The issue with conspiracies is if I believe the Coronavirus is a hoax created by an evil elite, what can I do with that information? How does that empower me? It doesn’t. By placing a lens on an ‘evil elite’, conspiracy theories won’t change the status quo.

What can change things is supporting a vision of the future that makes the wealthy elite irrelevant and inspires and encourages others to unite behind that vision. That’s how you create a positive movement for change. By directing your energy towards making change happen.

Now don’t get me wrong. Conspiracy theorists are inquisitive, determined, critical thinkers who question the world around them. Exactly the kind of people who can help create a world where injustice is brought to an end.

At present, their efforts are misguided and doing more harm than good because they leave people feeling helpless, with no way of directing their disgruntlement at the current state of affairs.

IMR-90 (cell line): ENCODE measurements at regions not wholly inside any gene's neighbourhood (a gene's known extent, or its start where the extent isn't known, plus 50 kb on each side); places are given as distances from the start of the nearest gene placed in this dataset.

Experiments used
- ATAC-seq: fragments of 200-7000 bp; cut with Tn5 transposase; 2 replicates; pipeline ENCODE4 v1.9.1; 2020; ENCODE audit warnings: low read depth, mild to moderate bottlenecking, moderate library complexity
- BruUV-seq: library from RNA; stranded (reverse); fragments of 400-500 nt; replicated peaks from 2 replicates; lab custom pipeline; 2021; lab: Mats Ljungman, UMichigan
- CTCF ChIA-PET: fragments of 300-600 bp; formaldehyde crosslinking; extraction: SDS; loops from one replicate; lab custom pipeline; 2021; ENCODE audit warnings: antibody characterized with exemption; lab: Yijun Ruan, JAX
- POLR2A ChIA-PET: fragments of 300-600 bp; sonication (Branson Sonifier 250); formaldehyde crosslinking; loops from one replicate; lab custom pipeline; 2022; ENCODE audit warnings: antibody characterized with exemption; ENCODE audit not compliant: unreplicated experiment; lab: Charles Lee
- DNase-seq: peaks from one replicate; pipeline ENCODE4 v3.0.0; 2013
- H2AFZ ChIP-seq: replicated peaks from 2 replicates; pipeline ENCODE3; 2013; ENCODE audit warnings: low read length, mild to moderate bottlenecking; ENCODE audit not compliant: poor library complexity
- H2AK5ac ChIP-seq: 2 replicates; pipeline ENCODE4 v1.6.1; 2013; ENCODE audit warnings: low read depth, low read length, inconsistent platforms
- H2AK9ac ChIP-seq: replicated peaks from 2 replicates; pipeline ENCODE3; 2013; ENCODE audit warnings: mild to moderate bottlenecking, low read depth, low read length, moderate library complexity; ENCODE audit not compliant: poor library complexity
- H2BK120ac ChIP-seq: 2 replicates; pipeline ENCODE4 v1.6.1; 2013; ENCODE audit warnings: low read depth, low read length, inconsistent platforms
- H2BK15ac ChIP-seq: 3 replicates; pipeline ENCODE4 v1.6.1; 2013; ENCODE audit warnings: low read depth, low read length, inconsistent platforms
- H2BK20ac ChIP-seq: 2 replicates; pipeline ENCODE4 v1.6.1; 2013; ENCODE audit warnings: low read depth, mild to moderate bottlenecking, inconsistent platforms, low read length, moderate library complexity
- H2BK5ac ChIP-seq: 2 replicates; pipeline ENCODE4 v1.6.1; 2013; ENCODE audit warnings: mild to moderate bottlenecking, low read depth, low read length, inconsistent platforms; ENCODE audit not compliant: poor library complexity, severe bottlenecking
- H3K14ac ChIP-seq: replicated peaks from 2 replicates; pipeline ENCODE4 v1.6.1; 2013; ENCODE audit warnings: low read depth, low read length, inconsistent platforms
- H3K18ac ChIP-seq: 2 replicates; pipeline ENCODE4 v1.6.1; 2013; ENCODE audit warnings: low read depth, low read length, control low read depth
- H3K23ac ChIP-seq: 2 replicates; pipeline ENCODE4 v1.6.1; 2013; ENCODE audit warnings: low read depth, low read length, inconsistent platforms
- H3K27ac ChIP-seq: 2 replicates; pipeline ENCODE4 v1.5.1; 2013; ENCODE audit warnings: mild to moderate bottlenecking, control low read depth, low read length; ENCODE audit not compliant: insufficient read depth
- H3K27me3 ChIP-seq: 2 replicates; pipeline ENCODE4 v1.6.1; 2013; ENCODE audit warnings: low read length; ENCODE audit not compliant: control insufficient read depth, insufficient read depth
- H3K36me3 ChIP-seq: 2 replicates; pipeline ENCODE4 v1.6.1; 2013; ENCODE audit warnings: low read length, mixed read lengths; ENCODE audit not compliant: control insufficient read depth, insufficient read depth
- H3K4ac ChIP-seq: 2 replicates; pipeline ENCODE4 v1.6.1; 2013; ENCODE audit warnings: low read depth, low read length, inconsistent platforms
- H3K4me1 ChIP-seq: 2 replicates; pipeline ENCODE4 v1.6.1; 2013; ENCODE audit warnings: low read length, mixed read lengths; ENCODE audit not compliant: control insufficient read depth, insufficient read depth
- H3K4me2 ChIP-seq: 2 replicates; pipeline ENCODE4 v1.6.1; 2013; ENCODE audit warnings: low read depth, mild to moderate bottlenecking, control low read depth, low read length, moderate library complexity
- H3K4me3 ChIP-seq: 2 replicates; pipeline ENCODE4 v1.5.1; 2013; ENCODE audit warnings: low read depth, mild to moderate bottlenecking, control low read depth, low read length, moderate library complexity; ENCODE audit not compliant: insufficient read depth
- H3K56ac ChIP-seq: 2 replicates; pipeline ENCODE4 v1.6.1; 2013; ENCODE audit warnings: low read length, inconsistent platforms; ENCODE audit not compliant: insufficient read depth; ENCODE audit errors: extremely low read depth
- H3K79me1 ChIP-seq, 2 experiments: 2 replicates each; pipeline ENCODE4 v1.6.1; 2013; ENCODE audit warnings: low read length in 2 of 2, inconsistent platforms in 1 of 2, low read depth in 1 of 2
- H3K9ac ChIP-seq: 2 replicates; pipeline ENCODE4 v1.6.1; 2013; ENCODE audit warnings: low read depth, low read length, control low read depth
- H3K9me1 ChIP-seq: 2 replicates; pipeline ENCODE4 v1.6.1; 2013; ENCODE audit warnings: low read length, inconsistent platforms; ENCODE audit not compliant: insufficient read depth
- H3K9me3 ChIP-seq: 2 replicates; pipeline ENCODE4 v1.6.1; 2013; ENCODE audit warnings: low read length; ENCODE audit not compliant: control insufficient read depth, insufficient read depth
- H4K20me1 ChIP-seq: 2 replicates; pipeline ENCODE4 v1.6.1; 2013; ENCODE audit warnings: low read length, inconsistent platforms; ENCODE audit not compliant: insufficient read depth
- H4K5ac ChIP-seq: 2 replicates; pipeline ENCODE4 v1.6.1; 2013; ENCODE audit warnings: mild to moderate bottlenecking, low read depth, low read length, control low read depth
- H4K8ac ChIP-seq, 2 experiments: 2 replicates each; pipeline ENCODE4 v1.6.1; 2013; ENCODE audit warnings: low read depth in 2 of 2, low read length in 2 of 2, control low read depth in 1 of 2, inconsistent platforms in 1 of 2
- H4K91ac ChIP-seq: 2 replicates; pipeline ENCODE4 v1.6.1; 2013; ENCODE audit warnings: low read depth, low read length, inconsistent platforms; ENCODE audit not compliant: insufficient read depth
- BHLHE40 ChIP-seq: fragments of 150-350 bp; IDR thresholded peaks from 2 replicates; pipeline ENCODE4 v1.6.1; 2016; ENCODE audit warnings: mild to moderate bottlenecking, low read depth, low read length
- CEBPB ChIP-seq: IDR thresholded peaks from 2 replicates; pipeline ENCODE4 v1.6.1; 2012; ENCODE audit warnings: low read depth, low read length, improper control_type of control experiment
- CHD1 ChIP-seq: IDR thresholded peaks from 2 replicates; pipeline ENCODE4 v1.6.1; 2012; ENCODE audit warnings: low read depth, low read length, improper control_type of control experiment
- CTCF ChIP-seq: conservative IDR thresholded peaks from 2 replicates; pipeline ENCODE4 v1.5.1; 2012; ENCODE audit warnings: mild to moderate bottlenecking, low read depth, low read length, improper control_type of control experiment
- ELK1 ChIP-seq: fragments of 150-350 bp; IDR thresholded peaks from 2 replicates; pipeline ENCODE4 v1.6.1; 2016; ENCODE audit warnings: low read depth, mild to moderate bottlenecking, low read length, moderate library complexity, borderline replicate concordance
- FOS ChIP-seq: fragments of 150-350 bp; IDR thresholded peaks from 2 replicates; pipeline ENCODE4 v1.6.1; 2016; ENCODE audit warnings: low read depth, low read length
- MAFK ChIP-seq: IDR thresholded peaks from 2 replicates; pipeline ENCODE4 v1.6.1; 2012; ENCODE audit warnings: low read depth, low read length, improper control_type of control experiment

If everyone unites behind a vision of change that works for everyone else, the conspiracy theorists could direct their energy towards a vision of the future. Suddenly social media platforms would become a powerful, harmonious, unstoppable vehicle for change.

There is nothing the elite fears more than a society united behind a common cause. Once united we, the people, can start to take back ownership of the government, and the institutions that are there to make society a better place. So use the wonders of social media to inspire a different way of doing things, and together we can build a better world where each person has a platform to flourish.